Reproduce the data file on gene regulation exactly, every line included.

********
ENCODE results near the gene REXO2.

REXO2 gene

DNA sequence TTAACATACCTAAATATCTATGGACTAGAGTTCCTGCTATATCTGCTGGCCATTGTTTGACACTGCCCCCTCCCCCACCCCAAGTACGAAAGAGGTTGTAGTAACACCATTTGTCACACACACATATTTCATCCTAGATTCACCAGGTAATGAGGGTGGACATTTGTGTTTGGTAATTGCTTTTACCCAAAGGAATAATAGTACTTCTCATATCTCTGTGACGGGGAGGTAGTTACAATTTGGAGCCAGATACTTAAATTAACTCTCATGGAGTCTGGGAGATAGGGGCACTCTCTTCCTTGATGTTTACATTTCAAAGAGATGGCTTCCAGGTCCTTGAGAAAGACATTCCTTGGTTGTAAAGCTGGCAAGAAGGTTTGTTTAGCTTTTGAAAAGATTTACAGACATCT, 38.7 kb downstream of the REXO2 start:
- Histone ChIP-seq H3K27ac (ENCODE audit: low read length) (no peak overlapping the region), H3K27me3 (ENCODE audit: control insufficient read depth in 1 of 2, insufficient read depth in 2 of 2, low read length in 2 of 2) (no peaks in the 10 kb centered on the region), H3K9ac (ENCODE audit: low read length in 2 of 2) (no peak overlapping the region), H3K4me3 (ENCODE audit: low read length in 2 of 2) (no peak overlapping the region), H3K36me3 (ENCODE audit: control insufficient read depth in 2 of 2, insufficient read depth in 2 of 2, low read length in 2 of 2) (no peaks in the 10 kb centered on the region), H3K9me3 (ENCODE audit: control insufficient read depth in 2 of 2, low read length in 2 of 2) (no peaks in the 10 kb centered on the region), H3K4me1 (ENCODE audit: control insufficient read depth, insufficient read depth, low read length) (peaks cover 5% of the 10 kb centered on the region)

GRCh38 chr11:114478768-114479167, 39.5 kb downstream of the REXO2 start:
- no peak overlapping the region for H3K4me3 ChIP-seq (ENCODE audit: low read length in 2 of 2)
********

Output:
ENCODE results near the gene REXO2.

REXO2 gene

DNA sequence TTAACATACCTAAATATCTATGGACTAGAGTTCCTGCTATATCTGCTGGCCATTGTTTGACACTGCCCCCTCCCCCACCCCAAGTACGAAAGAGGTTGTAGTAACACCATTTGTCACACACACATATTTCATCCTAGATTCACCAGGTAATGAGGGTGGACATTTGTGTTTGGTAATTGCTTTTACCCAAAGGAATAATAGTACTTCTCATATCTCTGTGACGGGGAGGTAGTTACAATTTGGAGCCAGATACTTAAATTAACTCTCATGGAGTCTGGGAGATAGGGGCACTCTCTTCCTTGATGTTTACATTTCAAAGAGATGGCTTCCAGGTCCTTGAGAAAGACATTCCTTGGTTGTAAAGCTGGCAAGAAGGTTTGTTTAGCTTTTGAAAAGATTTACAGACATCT, 38.7 kb downstream of the REXO2 start:
- Histone ChIP-seq H3K27ac (ENCODE audit: low read length) (no peak overlapping the region), H3K27me3 (ENCODE audit: control insufficient read depth in 1 of 2, insufficient read depth in 2 of 2, low read length in 2 of 2) (no peaks in the 10 kb centered on the region), H3K9ac (ENCODE audit: low read length in 2 of 2) (no peak overlapping the region), H3K4me3 (ENCODE audit: low read length in 2 of 2) (no peak overlapping the region), H3K36me3 (ENCODE audit: control insufficient read depth in 2 of 2, insufficient read depth in 2 of 2, low read length in 2 of 2) (no peaks in the 10 kb centered on the region), H3K9me3 (ENCODE audit: control insufficient read depth in 2 of 2, low read length in 2 of 2) (no peaks in the 10 kb centered on the region), H3K4me1 (ENCODE audit: control insufficient read depth, insufficient read depth, low read length) (peaks cover 5% of the 10 kb centered on the region)

GRCh38 chr11:114478768-114479167, 39.5 kb downstream of the REXO2 start:
- no peak overlapping the region for H3K4me3 ChIP-seq (ENCODE audit: low read length in 2 of 2)